'Birds Aren’t Real': How a mock conspiracy theory caught on with the far right

'Birds Aren’t Real': How a mock conspiracy theory caught on with the far right

When Arkansas native turned Memphis resident Peter McIndoe invented the Birds Aren’t Real conspiracy theory in January 2017 — the month of former President Donald Trump’s inauguration — he was making fun of far-right conspiracy theorists. It was an exercise in political satire; McIndoe, now 23, was mocking the type of MAGA Republicans who listen to listen to Alex Jones’ “Infowars” and embrace Pizzagate and other ludicrous conspiracy theories. But Birds Aren’t Real caught on, and according to The Guardian’s Zoe Williams, some conspiracy theorists on the far right actually take it seriously.

Birds Aren’t Real claims that the “Deep State” killed off all of the real birds in the United States and replaced them with drones that are made to look like birds — and the drones are being used to spy on Americans. McIndoe never really believed that, but he found that some far-right conspiracy theorists took him seriously and believed that all the birds flying around were drones.

McIndoe, Williams notes, unveiled his Birds Aren’t Real claims at a rally in Memphis in January 2017.

“Someone was filming him and put it on Facebook,” Williams explains. “It went viral, and Memphis is still the center of the Birds Aren’t Real movement. Or is it a movement? You could call it a situationist spectacle, a piece of rolling performance art or a collective satire. MSNBC called it a ‘mass coping mechanism’ for Generation Z, and as it has hundreds of thousands of followers on social media, ‘mass,’ at least, is on the money.”

The audience for far-right conspiracy theories only grew during Trump’s four years in the White House, from QAnon to the false claim that the 2020 election was stolen from Trump. And according to Williams, Birds Aren’t Real is “the most perfect, playful distillation of where we are in relation to the media landscape we’ve built but can’t control, and which only half of us can find our way around.”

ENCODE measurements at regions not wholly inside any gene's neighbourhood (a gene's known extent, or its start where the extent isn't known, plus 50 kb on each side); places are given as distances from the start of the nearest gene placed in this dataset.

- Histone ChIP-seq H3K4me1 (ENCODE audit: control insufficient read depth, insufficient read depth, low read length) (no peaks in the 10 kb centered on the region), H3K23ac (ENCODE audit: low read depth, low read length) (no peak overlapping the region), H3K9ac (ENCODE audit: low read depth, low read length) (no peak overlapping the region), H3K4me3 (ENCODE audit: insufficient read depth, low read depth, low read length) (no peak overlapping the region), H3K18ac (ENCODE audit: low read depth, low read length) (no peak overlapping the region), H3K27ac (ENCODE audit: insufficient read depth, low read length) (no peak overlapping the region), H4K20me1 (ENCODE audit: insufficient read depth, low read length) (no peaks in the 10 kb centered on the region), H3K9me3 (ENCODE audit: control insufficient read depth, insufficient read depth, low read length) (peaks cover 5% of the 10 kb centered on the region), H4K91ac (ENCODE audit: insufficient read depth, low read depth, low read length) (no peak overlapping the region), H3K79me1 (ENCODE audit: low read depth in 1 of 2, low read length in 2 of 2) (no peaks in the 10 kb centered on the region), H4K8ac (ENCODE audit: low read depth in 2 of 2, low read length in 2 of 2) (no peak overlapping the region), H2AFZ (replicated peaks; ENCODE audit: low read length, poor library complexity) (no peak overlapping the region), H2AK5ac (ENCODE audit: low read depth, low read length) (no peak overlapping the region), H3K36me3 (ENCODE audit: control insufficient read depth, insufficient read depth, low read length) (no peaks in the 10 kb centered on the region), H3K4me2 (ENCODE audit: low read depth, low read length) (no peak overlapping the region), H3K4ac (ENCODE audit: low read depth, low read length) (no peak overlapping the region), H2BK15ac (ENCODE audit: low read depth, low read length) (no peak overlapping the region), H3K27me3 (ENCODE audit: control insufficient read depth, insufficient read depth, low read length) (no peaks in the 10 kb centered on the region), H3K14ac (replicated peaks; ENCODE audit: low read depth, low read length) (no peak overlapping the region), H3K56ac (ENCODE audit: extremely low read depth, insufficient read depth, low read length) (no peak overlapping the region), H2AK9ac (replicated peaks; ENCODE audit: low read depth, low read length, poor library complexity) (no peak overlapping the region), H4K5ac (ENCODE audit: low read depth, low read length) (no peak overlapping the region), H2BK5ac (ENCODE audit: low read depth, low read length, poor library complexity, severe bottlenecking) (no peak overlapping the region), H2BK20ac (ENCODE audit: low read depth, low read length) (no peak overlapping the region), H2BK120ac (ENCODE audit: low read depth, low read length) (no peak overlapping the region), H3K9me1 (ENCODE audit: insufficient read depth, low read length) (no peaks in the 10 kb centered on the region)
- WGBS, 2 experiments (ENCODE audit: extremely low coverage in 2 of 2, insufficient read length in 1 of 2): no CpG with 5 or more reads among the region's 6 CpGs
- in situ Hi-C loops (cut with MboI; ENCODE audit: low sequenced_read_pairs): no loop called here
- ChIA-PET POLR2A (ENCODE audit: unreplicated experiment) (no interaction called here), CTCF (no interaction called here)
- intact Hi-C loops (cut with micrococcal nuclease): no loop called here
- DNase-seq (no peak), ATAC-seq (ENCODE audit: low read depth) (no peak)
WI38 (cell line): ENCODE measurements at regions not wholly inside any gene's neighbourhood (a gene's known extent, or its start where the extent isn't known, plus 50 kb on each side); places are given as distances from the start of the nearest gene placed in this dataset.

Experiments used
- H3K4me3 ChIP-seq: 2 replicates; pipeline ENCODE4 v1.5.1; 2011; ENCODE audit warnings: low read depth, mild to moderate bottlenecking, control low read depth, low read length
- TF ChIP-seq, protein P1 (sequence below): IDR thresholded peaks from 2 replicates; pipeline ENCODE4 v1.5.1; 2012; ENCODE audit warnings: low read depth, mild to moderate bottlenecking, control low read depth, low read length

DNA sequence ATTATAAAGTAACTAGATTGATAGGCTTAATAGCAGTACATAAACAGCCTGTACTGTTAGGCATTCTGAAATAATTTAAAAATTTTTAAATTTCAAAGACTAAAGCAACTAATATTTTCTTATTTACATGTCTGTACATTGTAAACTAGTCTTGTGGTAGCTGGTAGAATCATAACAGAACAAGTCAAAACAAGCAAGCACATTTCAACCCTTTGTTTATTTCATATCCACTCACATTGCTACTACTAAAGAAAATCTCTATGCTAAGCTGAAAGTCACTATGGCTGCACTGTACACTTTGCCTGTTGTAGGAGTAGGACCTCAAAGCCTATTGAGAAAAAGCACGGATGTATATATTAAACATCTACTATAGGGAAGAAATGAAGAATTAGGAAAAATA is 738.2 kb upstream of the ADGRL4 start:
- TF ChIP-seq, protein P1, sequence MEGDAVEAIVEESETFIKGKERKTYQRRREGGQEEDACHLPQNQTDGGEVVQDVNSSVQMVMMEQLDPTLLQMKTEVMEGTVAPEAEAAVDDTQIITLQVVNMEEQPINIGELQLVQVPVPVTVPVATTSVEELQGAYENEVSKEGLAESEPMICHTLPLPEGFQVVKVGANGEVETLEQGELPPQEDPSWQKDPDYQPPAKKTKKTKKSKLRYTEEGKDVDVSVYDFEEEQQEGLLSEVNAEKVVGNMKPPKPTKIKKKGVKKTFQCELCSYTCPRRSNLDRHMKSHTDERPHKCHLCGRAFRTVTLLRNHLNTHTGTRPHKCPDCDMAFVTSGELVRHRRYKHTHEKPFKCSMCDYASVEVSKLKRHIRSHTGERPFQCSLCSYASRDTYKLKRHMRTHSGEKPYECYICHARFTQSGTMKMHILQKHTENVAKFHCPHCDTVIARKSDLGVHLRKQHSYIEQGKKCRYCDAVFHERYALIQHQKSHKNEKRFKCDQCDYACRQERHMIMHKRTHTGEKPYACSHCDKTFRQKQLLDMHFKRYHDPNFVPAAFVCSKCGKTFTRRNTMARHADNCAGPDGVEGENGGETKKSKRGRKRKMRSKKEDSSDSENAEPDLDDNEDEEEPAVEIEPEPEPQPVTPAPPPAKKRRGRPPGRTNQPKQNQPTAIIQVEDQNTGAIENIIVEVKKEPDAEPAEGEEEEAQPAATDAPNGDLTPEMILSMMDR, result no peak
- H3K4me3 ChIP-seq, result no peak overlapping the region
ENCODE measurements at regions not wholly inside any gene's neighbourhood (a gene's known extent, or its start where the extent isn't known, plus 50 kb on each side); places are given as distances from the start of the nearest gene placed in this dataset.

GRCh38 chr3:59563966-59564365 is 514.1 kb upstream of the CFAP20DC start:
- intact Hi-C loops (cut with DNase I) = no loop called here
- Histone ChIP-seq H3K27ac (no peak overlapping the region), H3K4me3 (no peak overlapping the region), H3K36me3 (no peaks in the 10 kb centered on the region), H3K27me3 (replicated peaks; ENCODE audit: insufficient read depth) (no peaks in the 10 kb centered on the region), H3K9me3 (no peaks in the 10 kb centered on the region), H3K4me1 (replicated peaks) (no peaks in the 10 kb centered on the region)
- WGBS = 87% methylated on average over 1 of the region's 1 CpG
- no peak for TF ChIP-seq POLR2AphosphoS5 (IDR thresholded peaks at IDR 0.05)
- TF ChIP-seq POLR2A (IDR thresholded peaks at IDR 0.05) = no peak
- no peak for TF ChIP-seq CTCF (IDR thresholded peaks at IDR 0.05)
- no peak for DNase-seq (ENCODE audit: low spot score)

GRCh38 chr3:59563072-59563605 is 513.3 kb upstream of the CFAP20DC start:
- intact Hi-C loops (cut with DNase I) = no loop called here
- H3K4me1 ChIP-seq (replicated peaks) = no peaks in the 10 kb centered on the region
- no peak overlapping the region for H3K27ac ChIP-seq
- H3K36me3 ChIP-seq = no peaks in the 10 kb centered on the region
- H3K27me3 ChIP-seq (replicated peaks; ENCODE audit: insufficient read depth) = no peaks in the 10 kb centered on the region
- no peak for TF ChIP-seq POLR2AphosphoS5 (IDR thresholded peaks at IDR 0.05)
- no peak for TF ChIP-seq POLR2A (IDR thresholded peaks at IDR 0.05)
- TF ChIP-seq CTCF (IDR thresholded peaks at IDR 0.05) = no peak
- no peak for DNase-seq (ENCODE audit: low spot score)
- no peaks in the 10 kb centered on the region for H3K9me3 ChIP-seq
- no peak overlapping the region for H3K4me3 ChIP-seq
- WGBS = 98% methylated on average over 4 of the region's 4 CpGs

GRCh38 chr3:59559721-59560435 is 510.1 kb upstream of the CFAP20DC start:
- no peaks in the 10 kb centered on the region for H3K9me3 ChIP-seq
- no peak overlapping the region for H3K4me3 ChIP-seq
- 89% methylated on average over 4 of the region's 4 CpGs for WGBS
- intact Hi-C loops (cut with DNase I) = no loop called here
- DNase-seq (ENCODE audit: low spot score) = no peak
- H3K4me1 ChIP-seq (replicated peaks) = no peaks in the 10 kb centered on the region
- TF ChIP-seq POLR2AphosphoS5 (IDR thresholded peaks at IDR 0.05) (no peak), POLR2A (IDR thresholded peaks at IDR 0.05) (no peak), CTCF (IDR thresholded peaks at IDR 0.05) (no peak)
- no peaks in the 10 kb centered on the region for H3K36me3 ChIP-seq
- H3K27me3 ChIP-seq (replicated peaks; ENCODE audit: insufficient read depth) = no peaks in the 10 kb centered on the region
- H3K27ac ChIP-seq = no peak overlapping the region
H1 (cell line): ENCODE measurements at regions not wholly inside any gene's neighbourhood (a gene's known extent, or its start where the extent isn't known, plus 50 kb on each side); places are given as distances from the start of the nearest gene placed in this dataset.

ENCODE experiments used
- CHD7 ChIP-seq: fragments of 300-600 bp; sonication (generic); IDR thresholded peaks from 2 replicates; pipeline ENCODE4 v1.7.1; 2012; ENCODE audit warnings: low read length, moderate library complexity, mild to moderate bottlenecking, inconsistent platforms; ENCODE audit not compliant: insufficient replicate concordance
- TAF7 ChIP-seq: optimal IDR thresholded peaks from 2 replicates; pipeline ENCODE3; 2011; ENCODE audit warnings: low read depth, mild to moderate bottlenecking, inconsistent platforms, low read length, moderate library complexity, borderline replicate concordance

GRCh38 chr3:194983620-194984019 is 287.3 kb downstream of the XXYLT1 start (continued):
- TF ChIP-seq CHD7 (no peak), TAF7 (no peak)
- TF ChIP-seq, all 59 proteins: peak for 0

“It’s a made-up conspiracy theory that is just realistic enough, as conspiracies go, to convince QAnon supporters that birds aren’t real, but has just enough satirical flags that Generation Z recognizes immediately what is going on,” Williams observes. “It’s a conspiracy-within-a-conspiracy, a little aneurysm of reality and mockery in the bloodstream of the mad Pizzagate-style theories that animate the ‘alt-right.’”

McIndoe recalls that he was shocked by how quickly Birds Aren’t Real caught on.

The Arkansas native/Memphis resident told The Guardian, “I remember seeing videos of people chanting: ‘Birds aren’t real,’ at high-school football games, and seeing graffiti of birds aren’t real. At first, I thought: ‘This is crazy,’ but then I wondered: ‘What is making this resonate with people?’…. Teenagers understand it, they don’t need footnote.”



McIndoe himself isn’t a MAGA Republican or a far-right Christian nationalist; he was a Bernie Sanders supporter in 2016. But he grew up around evangelical Christian fundamentalists in a rural area of Arkansas, and Birds Aren’t Real was his way of mocking the far right — even though some conspiracy theorists took it seriously.

“Real conspiracy theorists will approach me like I’m their brother, like I’m part of their team,” McIndoe told The Guardian. “They will start spouting hateful rhetoric and racist ideas, because they feel as if I’m safe.”

McIndoe doesn’t believe that the demand for far-right conspiracy theorists will be going away anytime soon. In fact, he believes the worst is yet to come.

“I don’t think the madness is going to necessarily end,” McIndoe told The Guardian. “I think the lunacy is going to become more intense.”

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